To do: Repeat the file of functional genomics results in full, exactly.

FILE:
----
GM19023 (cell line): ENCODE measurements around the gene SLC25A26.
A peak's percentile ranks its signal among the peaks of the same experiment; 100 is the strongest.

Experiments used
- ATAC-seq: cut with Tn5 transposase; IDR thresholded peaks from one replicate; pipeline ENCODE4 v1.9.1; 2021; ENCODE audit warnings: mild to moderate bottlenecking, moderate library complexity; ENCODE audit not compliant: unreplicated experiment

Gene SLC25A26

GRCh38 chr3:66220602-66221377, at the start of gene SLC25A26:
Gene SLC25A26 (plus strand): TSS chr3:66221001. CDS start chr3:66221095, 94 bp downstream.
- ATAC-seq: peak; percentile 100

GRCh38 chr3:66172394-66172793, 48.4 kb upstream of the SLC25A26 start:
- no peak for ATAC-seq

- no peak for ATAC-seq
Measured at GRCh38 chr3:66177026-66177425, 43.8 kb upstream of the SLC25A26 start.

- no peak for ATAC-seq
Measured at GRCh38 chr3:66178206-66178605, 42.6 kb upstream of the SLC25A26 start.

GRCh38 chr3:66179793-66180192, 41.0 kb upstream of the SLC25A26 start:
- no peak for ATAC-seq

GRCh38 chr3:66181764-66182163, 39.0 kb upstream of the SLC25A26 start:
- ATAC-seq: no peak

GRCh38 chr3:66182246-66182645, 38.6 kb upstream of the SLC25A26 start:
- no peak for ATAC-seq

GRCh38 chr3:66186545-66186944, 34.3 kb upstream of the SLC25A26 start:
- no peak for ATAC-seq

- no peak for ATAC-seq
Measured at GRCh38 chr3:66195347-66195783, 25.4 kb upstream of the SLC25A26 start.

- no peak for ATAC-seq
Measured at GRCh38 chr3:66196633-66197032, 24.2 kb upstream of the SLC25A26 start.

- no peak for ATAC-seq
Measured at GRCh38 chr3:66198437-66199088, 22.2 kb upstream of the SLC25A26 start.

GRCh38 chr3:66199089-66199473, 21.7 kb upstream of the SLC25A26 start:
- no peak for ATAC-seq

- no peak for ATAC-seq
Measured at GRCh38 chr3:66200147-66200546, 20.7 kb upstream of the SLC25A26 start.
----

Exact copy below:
GM19023 (cell line): ENCODE measurements around the gene SLC25A26.
A peak's percentile ranks its signal among the peaks of the same experiment; 100 is the strongest.

Experiments used
- ATAC-seq: cut with Tn5 transposase; IDR thresholded peaks from one replicate; pipeline ENCODE4 v1.9.1; 2021; ENCODE audit warnings: mild to moderate bottlenecking, moderate library complexity; ENCODE audit not compliant: unreplicated experiment

Gene SLC25A26

GRCh38 chr3:66220602-66221377, at the start of gene SLC25A26:
Gene SLC25A26 (plus strand): TSS chr3:66221001. CDS start chr3:66221095, 94 bp downstream.
- ATAC-seq: peak; percentile 100

GRCh38 chr3:66172394-66172793, 48.4 kb upstream of the SLC25A26 start:
- no peak for ATAC-seq

- no peak for ATAC-seq
Measured at GRCh38 chr3:66177026-66177425, 43.8 kb upstream of the SLC25A26 start.

- no peak for ATAC-seq
Measured at GRCh38 chr3:66178206-66178605, 42.6 kb upstream of the SLC25A26 start.

GRCh38 chr3:66179793-66180192, 41.0 kb upstream of the SLC25A26 start:
- no peak for ATAC-seq

GRCh38 chr3:66181764-66182163, 39.0 kb upstream of the SLC25A26 start:
- ATAC-seq: no peak

GRCh38 chr3:66182246-66182645, 38.6 kb upstream of the SLC25A26 start:
- no peak for ATAC-seq

GRCh38 chr3:66186545-66186944, 34.3 kb upstream of the SLC25A26 start:
- no peak for ATAC-seq

- no peak for ATAC-seq
Measured at GRCh38 chr3:66195347-66195783, 25.4 kb upstream of the SLC25A26 start.

- no peak for ATAC-seq
Measured at GRCh38 chr3:66196633-66197032, 24.2 kb upstream of the SLC25A26 start.

- no peak for ATAC-seq
Measured at GRCh38 chr3:66198437-66199088, 22.2 kb upstream of the SLC25A26 start.

GRCh38 chr3:66199089-66199473, 21.7 kb upstream of the SLC25A26 start:
- no peak for ATAC-seq

- no peak for ATAC-seq
Measured at GRCh38 chr3:66200147-66200546, 20.7 kb upstream of the SLC25A26 start.